Loews Theatres, also known as Loews Incorporated (originally Loew's),
founded on June 23, 1904 by Marcus Loew, was the oldest theater chain
North America until it merged with
AMC Theatres on
January 26, 2006. From 1924 until 1959, it was also the parent company
Metro-Goldwyn-Mayer Studios. The Loews name is still used by AMC in
many markets. Its slogan was "Thank you for coming to Loews, sit back
and relax, enjoy the show!!!", which was used in the chain's theater
policy ads from the 1980s through the 1990s, when
Sony rebranded the
The company was originally called "Loew's", after the founder, Marcus
Loew. In 1969, when the Tisch brothers acquired the company, it became
known as "Loews".
2 See also
4 Further reading
5 External links
Loew's Theatre in Toronto, Canada, in 1945.
Loews Theatre, Times Square, 2005
Loew's Theatres Incorporated was founded in 1904 in Cincinnati, Ohio,
by entrepreneur Marcus Loew. Loew founded a chain of nickelodeon
theaters which showed short silent films in storefront locations. Soon
the successful enterprise grew to include deluxe vaudeville houses and
finally lavish movie palaces. Loew's theaters were found in cities
from coast-to-coast, but primarily in East Coast and Midwest states.
To provide quality films for his theaters, Loew founded
Metro-Goldwyn-Mayer Pictures (MGM) in 1924, by merging the earlier
firms Metro Pictures, Goldwyn Pictures, and Louis B. Mayer
Productions. Loew's Incorporated served as distribution arm and parent
company for the studio until the two were forced to separate by the
U.S. Supreme Court
U.S. Supreme Court ruling
United States v. Paramount Pictures,
Inc. The two companies officially split in 1959.
In 1985, when federal regulations had been relaxed, Tri-Star Pictures,
then a joint venture co-owned by
The Coca-Cola Company
The Coca-Cola Company (also owners of
Columbia Pictures at the time) CBS, and Time Inc.'s HBO, acquired the
Loews theater chain from Loews Corporation, the successor company to
the original firm founded by Marcus Loew.
Loews Corporation by this
time was a holding company owned by brothers Robert and Laurence Tisch
highly diversified in non-entertainment business interests ranging
from hotels to insurance.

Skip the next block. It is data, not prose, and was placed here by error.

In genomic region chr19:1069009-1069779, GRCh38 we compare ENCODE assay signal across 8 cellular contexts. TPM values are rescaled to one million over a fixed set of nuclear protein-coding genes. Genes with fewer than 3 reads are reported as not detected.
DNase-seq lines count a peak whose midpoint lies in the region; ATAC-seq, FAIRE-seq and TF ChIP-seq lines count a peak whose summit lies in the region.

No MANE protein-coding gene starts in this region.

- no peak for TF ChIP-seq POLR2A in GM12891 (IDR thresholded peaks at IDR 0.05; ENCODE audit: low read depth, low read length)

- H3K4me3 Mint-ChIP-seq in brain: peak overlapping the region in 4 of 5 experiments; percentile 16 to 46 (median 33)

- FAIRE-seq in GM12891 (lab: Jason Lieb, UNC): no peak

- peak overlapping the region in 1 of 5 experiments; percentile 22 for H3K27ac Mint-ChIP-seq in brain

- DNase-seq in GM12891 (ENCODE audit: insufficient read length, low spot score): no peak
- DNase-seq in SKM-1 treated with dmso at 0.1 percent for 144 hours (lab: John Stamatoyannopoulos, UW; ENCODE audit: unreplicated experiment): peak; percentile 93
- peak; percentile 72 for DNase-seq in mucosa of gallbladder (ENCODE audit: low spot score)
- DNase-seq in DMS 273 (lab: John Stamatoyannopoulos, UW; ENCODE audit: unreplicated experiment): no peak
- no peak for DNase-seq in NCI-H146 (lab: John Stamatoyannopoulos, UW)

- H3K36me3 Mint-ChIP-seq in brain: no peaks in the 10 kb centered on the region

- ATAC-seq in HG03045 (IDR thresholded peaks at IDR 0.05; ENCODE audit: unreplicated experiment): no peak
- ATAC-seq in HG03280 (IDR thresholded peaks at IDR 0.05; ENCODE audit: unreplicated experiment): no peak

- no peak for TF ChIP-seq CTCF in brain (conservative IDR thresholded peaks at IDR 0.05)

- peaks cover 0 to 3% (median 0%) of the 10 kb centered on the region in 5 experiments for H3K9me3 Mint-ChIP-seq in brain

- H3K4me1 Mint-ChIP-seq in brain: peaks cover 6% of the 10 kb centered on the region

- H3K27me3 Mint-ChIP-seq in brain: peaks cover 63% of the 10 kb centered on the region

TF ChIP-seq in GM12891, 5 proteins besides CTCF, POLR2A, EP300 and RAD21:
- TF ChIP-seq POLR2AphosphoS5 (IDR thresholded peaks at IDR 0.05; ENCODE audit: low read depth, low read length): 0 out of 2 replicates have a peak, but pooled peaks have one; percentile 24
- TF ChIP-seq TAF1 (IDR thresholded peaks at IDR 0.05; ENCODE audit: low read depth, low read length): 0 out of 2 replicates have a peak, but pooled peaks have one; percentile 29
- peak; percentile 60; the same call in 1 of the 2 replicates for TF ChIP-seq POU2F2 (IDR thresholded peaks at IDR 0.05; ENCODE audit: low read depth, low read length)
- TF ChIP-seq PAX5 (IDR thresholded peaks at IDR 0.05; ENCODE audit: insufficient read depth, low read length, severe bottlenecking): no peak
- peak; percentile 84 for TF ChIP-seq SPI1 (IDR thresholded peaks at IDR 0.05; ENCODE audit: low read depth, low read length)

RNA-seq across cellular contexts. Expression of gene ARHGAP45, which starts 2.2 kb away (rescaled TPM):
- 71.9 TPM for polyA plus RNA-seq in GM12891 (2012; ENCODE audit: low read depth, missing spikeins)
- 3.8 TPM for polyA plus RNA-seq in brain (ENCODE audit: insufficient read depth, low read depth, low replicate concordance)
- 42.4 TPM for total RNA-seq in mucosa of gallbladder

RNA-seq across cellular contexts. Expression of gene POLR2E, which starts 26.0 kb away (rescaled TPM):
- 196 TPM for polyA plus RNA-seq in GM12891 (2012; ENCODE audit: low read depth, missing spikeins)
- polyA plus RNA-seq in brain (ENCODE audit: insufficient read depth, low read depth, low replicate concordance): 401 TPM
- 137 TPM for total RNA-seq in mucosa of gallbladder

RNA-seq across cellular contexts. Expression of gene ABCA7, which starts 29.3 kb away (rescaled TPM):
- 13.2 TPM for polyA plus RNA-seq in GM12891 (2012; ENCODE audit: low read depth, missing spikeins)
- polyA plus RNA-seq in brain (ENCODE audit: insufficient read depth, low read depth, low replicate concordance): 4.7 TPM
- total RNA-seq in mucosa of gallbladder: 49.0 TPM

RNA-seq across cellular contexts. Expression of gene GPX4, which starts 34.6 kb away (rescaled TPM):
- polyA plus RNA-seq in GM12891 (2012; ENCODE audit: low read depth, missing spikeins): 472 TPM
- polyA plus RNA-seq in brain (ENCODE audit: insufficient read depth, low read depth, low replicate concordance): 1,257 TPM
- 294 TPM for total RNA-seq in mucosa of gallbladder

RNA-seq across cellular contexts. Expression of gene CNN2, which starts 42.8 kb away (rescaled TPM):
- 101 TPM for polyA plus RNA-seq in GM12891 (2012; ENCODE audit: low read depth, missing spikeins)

CBS left Tri-Star in 1985, and
HBO left the
venture and Tri-Star merged with
Columbia Pictures in 1987, resulting
in the formation of
Columbia Pictures Entertainment.
Upon the full acquisition of Tri-Star by Columbia Pictures, and when
Columbia was bought from Coca-Cola by
Sony in 1989,
Sony inherited the
theaters as well. For a while, Loews operated under the
Sony partnered with
Magic Johnson to form Magic Johnson
Theaters, a mini-chain of theaters specifically geared toward the
inner cities, particularly in Los Angeles. A year before,
Digital Sound was installed in several theaters since the parent
company used it to promote Sony's cinema sound division, which shut
down in 2002.
Cineplex Odeon Corporation
Cineplex Odeon Corporation merged with Loews Theaters to form
Loews Cineplex Entertainment. The combined company was one of the
largest movie exhibitors in the world, with theaters in the United
States, Canada, Mexico, South Korea, and Spain. In 2001, though, the
company declared Chapter 11 bankruptcy.
Onex Corporation and
Oaktree Capital Management
Oaktree Capital Management acquired
Loews Cineplex. In 2004, they sold Loews to a private group of
investors which included the Carlyle Group. Onex retained the Canadian
Loews Cineplex to form Cineplex Galaxy LP.
AMC Theatres announced that it would merge with Loews
Entertainment and that the merged company would adopt the AMC
name. The Loews name is still used in many markets. At the time of
the merger, Loews operated 198 theaters with 2,235 screens.
Loews Theatre in Harvard Square, 2007.
Loews Alderwood 16 in Lynnwood, Washington, opened in March 2005
before the merger with AMC Theatres.
Loew's Wonder Theaters
United States v. Loew's Inc., a 1962 Supreme Court decision on block
^ "AMC-Loews merger to close soon". Cinema Treasures. January 26,
2006. Retrieved January 26, 2006.
Robert Sobel, The Entrepreneurs: Explorations Within the American
Business Tradition (Weybright & Talley 1974), luca 7, Marcus Loew:
An Artist in Spite of Himself ISBN 0-679-40064-8.
Wikimedia Commons has media related to Loew's theatres.